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Year : 2014  |  Volume : 4  |  Issue : 3  |  Page : 266-270

Intravenous colistin-induced acute respiratory failure: A case report and a review of literature

1 Department of Internal Medicine, Division of General Internal Medicine, Illinois, USA
2 Division of Pulmonary and Critical Care Medicine, Illinois, USA
3 Division of Infectious Diseases, Southern Illinois University School of Medicine, Springfield, Illinois, USA

Correspondence Address:
Amardeep Shrestha
Department of Internal Medicine, Southern Illinois University School of Medicine, Springfield, IL 62794
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Source of Support: None, Conflict of Interest: None

DOI: 10.4103/2229-5151.141487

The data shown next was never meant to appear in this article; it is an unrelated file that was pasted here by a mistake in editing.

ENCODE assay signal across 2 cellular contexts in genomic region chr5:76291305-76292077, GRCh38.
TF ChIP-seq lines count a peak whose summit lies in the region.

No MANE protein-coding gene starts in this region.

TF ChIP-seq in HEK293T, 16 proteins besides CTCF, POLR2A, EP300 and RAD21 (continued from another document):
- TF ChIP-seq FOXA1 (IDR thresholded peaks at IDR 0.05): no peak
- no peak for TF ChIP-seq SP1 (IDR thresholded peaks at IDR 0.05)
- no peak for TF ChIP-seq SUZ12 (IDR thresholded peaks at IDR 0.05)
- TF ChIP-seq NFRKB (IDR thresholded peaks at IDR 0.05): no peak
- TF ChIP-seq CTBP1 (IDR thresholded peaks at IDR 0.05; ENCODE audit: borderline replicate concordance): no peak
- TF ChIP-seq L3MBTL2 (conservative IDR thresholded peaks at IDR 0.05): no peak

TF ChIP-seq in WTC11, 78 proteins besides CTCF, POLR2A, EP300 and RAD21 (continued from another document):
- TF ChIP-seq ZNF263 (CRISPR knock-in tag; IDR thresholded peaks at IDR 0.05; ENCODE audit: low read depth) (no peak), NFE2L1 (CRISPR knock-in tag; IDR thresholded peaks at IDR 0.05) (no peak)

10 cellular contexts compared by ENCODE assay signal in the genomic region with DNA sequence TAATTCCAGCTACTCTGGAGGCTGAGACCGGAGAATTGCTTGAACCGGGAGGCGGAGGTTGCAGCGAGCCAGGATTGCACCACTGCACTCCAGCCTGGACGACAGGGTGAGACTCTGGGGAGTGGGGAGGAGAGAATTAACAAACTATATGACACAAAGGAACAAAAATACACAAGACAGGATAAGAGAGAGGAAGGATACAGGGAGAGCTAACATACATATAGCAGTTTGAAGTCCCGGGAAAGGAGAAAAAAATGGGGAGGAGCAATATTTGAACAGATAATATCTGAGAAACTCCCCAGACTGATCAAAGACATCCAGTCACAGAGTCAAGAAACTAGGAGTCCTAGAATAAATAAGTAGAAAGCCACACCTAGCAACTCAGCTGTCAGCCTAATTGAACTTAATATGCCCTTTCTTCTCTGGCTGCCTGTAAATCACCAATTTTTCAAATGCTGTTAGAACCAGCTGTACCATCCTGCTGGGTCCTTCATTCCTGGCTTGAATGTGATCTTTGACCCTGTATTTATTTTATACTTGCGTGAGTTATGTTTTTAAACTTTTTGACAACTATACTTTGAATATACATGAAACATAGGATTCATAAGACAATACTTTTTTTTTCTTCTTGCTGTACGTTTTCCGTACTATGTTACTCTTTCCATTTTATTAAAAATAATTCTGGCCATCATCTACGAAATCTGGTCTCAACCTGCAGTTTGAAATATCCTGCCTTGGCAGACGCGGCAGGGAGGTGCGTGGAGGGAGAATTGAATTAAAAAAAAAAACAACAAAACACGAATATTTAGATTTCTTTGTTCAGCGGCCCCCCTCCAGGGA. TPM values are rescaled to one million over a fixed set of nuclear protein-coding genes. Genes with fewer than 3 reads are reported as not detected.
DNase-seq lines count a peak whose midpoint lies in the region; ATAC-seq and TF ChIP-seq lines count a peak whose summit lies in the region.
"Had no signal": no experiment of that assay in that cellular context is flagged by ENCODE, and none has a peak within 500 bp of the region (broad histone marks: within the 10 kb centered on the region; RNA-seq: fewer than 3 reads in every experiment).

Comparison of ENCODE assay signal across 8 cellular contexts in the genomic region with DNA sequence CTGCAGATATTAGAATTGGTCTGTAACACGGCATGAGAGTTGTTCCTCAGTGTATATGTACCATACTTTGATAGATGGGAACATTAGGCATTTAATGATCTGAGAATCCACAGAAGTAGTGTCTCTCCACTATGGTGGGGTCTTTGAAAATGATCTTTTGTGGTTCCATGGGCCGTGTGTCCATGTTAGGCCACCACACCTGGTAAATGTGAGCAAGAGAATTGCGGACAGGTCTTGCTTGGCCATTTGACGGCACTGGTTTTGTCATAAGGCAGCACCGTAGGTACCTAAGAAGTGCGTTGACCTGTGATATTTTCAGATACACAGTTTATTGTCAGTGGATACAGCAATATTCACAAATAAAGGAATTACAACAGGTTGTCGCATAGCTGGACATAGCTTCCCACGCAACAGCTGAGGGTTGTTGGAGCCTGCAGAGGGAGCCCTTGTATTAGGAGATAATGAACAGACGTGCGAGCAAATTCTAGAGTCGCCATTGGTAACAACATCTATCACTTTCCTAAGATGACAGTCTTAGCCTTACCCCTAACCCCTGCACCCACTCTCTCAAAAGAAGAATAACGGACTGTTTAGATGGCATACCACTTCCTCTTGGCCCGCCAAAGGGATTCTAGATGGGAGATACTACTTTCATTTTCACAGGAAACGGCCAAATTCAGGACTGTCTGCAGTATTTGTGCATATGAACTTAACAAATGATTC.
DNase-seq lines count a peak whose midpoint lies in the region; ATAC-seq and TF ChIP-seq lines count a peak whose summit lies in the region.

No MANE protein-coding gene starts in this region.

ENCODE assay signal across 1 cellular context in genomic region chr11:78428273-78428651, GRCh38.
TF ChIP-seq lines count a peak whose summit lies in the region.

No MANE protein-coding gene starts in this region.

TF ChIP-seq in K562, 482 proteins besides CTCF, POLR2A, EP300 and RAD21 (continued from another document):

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The emergence of multi-drug-resistant gram negative bacillary infections has regained popularity of ancient drugs such as polymyxins. We report a case of acute respiratory failure induced by use of intravenous colistimethate, which is one of the forms of polymyxin. The patient is a 31 year old female with paraplegia due to spina bifida who underwent excisional debridement of large lumbosacral decubitus ulcer with osteomyelitis infected with pan-resistant Pseudomonas aeruginosa and MRSA. Six days after initiation of intravenous colistimethate and vancomycin, she developed acute respiratory failure requiring mechanical ventilation. Pan-culture was negative including a chest radiograph. V/Q scan showed low probability for pulmonary embolism. Echocardiogram showed normal right ventricle with no strain or pulmonary hypertension. Colistimethate was discontinued. Within 24 hours, she was extubated. In the early years after introduction of polymyxin, there were several reports of acute respiratory paralysis. The mechanism is thought to be noncompetitive myoneuronal presynaptic blockade of acetylcholine release. Though a direct causal relationship for respiratory failure is often difficult to establish in current era with multiple co morbidities, the timeframe of apnea, acuity of onset as well as rapid recovery in our case clearly point out the causal relationship. In addition, our patient also developed acute renal failure, presumably due to colistimethate induced nephrotoxicity, a possible contributing factor for her acute respiratory failure. In summary, colistimethate can induce acute neurotoxicity including respiratory muscular weakness and acute respiratory failure. Clinicians should consider its toxicity in the differential diagnosis of acute respiratory failure especially in critically ill patients.

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